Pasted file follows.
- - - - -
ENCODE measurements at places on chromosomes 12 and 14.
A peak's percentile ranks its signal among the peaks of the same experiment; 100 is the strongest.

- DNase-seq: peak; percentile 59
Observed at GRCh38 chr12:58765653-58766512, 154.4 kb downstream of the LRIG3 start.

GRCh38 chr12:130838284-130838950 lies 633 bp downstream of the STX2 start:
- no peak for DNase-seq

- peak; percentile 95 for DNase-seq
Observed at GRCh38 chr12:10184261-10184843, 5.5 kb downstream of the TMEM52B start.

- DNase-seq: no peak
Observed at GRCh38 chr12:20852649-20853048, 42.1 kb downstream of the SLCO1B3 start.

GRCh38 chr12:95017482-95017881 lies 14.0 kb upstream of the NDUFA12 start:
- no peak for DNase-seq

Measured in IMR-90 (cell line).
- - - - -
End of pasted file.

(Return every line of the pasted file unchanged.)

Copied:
ENCODE measurements at places on chromosomes 12 and 14.
A peak's percentile ranks its signal among the peaks of the same experiment; 100 is the strongest.

- DNase-seq: peak; percentile 59
Observed at GRCh38 chr12:58765653-58766512, 154.4 kb downstream of the LRIG3 start.

GRCh38 chr12:130838284-130838950 lies 633 bp downstream of the STX2 start:
- no peak for DNase-seq

- peak; percentile 95 for DNase-seq
Observed at GRCh38 chr12:10184261-10184843, 5.5 kb downstream of the TMEM52B start.

- DNase-seq: no peak
Observed at GRCh38 chr12:20852649-20853048, 42.1 kb downstream of the SLCO1B3 start.

GRCh38 chr12:95017482-95017881 lies 14.0 kb upstream of the NDUFA12 start:
- no peak for DNase-seq

Measured in IMR-90 (cell line).